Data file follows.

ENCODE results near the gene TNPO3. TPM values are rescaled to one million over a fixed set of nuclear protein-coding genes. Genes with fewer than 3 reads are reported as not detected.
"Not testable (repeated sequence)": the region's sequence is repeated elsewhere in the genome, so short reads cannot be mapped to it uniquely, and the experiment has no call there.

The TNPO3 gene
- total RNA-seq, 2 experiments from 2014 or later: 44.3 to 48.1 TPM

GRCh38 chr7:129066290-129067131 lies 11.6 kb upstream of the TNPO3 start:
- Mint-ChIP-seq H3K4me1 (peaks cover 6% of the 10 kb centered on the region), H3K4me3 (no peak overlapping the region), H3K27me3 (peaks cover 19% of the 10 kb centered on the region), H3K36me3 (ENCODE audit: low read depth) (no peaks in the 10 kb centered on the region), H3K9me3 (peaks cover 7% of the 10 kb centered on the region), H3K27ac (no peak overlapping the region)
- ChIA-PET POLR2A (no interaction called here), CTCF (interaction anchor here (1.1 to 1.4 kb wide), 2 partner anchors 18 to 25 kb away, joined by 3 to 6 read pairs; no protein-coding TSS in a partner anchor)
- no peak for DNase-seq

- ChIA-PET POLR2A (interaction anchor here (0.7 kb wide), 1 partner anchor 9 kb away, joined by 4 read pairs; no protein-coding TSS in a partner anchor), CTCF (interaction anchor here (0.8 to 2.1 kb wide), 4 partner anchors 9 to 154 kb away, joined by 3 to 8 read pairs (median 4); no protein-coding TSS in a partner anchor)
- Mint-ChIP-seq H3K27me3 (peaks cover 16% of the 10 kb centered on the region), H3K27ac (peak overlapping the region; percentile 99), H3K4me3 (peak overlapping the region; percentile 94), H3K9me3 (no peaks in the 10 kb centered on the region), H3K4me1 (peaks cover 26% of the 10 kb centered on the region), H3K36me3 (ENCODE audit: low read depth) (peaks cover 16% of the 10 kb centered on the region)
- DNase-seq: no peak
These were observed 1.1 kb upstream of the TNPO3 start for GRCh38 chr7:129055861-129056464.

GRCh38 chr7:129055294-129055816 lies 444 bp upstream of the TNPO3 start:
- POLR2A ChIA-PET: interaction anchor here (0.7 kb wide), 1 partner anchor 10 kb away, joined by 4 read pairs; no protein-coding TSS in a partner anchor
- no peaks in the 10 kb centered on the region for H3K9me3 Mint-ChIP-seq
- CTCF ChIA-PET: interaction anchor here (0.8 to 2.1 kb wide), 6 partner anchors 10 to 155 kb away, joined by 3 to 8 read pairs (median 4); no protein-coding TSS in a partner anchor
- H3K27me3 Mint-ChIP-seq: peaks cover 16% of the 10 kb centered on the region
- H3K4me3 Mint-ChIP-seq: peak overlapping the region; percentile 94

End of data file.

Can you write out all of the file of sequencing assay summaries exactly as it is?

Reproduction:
ENCODE results near the gene TNPO3. TPM values are rescaled to one million over a fixed set of nuclear protein-coding genes. Genes with fewer than 3 reads are reported as not detected.
"Not testable (repeated sequence)": the region's sequence is repeated elsewhere in the genome, so short reads cannot be mapped to it uniquely, and the experiment has no call there.

The TNPO3 gene
- total RNA-seq, 2 experiments from 2014 or later: 44.3 to 48.1 TPM

GRCh38 chr7:129066290-129067131 lies 11.6 kb upstream of the TNPO3 start:
- Mint-ChIP-seq H3K4me1 (peaks cover 6% of the 10 kb centered on the region), H3K4me3 (no peak overlapping the region), H3K27me3 (peaks cover 19% of the 10 kb centered on the region), H3K36me3 (ENCODE audit: low read depth) (no peaks in the 10 kb centered on the region), H3K9me3 (peaks cover 7% of the 10 kb centered on the region), H3K27ac (no peak overlapping the region)
- ChIA-PET POLR2A (no interaction called here), CTCF (interaction anchor here (1.1 to 1.4 kb wide), 2 partner anchors 18 to 25 kb away, joined by 3 to 6 read pairs; no protein-coding TSS in a partner anchor)
- no peak for DNase-seq

- ChIA-PET POLR2A (interaction anchor here (0.7 kb wide), 1 partner anchor 9 kb away, joined by 4 read pairs; no protein-coding TSS in a partner anchor), CTCF (interaction anchor here (0.8 to 2.1 kb wide), 4 partner anchors 9 to 154 kb away, joined by 3 to 8 read pairs (median 4); no protein-coding TSS in a partner anchor)
- Mint-ChIP-seq H3K27me3 (peaks cover 16% of the 10 kb centered on the region), H3K27ac (peak overlapping the region; percentile 99), H3K4me3 (peak overlapping the region; percentile 94), H3K9me3 (no peaks in the 10 kb centered on the region), H3K4me1 (peaks cover 26% of the 10 kb centered on the region), H3K36me3 (ENCODE audit: low read depth) (peaks cover 16% of the 10 kb centered on the region)
- DNase-seq: no peak
These were observed 1.1 kb upstream of the TNPO3 start for GRCh38 chr7:129055861-129056464.

GRCh38 chr7:129055294-129055816 lies 444 bp upstream of the TNPO3 start:
- POLR2A ChIA-PET: interaction anchor here (0.7 kb wide), 1 partner anchor 10 kb away, joined by 4 read pairs; no protein-coding TSS in a partner anchor
- no peaks in the 10 kb centered on the region for H3K9me3 Mint-ChIP-seq
- CTCF ChIA-PET: interaction anchor here (0.8 to 2.1 kb wide), 6 partner anchors 10 to 155 kb away, joined by 3 to 8 read pairs (median 4); no protein-coding TSS in a partner anchor
- H3K27me3 Mint-ChIP-seq: peaks cover 16% of the 10 kb centered on the region
- H3K4me3 Mint-ChIP-seq: peak overlapping the region; percentile 94